• facebook
  • instagram
  • twitter
  • mail

Hard Conversations & the Small Group Leader // Starr Cliff

Conversations.jpg

For an hour every Sunday, I hang out with 3rd graders and their AWESOME small group leaders. I bounce around between five small groups totaling about 50 kids. I’m there to help the groups in any way I can: getting them supplies, filling out rosters, helping with unruly kids, etc.

Myself and the leaders…we don’t exactly run a “tight ship.” In fact we run a rather….err…crazy ship. We don’t expect kids to sit in perfect circles for an hour. There is a lot of sprawling on the ground, getting up and down a million times (especially the boys), running, wiggling, heck sometimes there’s breakdancing.

We understand that anytime you have that many 3rd graders together, the goal is controlled chaos with small moments (like, counted in seconds and minutes) of calm and discussion.

But occasionally a kiddo’s behavior will move beyond “normal third grade activity and commotion” into true disruption. If a kid is picking on someone relentlessly, or the only one refusing to let the group have a moment of discussion, or is just being over the top with inappropriate behaviors, then I have to talk about those behaviors with their parent.

Listen, it’s never easy to talk to a parent about what their kid does wrong. I only do it in extreme cases, and I’m always quick to also share that we LOVE their child, we’re THRILLED they are at church, and we want them to come back. But the fact remains…I’m still telling a parent about their child’s misbehavior, which can be an awkward and hard conversation.

Know what makes that conversation even harder? If it’s the very first one I’ve had with that parent.

It’s difficult, and maybe even wrong, for the first time you engage with a parent to be when you are unhappy with their kid. You’ve got to do some work ahead of time, so that when and if those conversations need to happen, that parent will already be assured that you are invested in their child.

How do you make those conversations happen? Here are some ideas:

Be sure you are at the door smiling at parents at arrival time. Say hello to kids, and call them by name.

When you see a kid in the church lobby with a parent, approach them and engage in conversation.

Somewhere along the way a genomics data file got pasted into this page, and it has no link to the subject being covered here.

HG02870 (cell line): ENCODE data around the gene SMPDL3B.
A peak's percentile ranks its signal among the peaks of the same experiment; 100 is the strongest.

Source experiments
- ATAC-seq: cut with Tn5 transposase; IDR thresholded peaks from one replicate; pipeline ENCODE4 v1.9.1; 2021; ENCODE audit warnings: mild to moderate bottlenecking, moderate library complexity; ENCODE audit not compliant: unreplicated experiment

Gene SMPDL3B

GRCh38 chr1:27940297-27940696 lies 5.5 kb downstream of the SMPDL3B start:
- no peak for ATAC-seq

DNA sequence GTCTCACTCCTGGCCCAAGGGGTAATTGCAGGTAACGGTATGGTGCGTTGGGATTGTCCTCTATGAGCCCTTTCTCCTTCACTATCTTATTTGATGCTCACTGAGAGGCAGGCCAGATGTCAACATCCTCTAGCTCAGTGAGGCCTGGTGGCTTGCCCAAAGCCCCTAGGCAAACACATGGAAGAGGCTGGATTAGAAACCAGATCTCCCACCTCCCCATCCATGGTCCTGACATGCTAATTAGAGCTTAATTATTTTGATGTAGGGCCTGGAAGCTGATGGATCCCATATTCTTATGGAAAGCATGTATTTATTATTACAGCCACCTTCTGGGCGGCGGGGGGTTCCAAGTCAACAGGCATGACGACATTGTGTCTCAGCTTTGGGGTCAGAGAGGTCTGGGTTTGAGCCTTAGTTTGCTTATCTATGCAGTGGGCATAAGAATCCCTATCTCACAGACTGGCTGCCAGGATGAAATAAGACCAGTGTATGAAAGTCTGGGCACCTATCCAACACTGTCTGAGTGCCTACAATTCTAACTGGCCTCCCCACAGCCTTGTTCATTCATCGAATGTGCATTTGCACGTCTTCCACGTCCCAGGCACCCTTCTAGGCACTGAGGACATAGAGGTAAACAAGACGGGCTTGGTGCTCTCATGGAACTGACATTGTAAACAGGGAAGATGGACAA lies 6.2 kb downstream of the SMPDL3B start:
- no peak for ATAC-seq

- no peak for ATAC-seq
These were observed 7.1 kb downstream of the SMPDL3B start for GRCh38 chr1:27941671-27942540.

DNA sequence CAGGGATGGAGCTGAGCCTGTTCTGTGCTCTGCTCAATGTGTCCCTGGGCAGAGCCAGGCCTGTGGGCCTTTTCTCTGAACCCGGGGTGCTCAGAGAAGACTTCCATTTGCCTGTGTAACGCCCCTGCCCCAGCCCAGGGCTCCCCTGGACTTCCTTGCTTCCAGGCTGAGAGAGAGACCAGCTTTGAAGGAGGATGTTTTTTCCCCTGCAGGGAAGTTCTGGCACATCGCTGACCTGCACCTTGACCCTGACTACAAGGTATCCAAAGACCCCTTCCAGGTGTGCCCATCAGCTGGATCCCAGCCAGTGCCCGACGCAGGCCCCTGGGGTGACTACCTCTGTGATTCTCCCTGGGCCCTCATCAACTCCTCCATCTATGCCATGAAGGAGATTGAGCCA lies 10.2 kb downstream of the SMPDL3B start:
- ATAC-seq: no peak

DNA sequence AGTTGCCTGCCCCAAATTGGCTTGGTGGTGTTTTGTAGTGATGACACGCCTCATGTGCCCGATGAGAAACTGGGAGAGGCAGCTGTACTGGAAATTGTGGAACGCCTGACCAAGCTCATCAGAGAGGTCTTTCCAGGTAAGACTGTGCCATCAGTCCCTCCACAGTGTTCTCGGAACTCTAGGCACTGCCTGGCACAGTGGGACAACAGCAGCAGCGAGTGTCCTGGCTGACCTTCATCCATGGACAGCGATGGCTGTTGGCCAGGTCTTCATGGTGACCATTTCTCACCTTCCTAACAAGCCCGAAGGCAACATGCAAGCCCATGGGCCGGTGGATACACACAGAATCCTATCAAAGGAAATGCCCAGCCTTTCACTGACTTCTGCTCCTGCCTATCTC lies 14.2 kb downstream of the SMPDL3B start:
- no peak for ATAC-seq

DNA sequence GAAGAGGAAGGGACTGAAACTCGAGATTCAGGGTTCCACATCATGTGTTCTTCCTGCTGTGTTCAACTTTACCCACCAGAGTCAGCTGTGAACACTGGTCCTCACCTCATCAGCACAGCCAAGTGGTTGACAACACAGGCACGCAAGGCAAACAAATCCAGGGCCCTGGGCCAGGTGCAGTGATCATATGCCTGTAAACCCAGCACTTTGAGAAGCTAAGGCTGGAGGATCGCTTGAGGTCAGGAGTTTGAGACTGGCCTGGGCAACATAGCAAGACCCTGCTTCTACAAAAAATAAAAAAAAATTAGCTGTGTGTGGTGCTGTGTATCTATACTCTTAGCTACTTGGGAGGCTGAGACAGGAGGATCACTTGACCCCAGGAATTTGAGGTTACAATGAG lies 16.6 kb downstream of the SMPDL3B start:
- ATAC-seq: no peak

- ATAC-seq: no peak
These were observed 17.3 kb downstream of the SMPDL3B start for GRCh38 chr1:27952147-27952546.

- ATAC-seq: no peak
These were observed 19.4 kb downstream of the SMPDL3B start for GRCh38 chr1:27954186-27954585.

Send postcards and birthday cards to kids in your group.

Share the smallest of wins with parents:

“He was so engaged today!”

“He gave a great example in discussion time.”

“He rocked at our game today!”

“He is always so respectful.”

“I love how he’s a great friend!”

“He prayed for our group today during prayer time!”

Work hard to find ways to talk to parents about the GREAT things that you love about their kid. Even the toughest and rowdiest of kids have value and worth, and those are often the parents who need to hear it the most.

And when you do have to say “He had a bit of trouble in small group today. We talked a lot about being respectful and not disrupting prayer time”, it won’t be the first thing that parent has heard from you. They’ll know that you don’t just think of their kid as “disrespectful and disruptive”, because you’ll have already told them otherwise!

I am a mom of three and wife of one. I am livin' the good life as a stay-at-home mom, and also work part time as a Speech-Language Pathologist. I really loathe doing laundry, and at almost all times have hampers full of clothing in various states of cleanliness overtaking our home. Our three kids are incredible and also sometimes stinky. I talk about them a lot here. Sometimes I don't because they say "Mom. You are not allowed to blog about that." And they have plenty of dirt on me so I comply.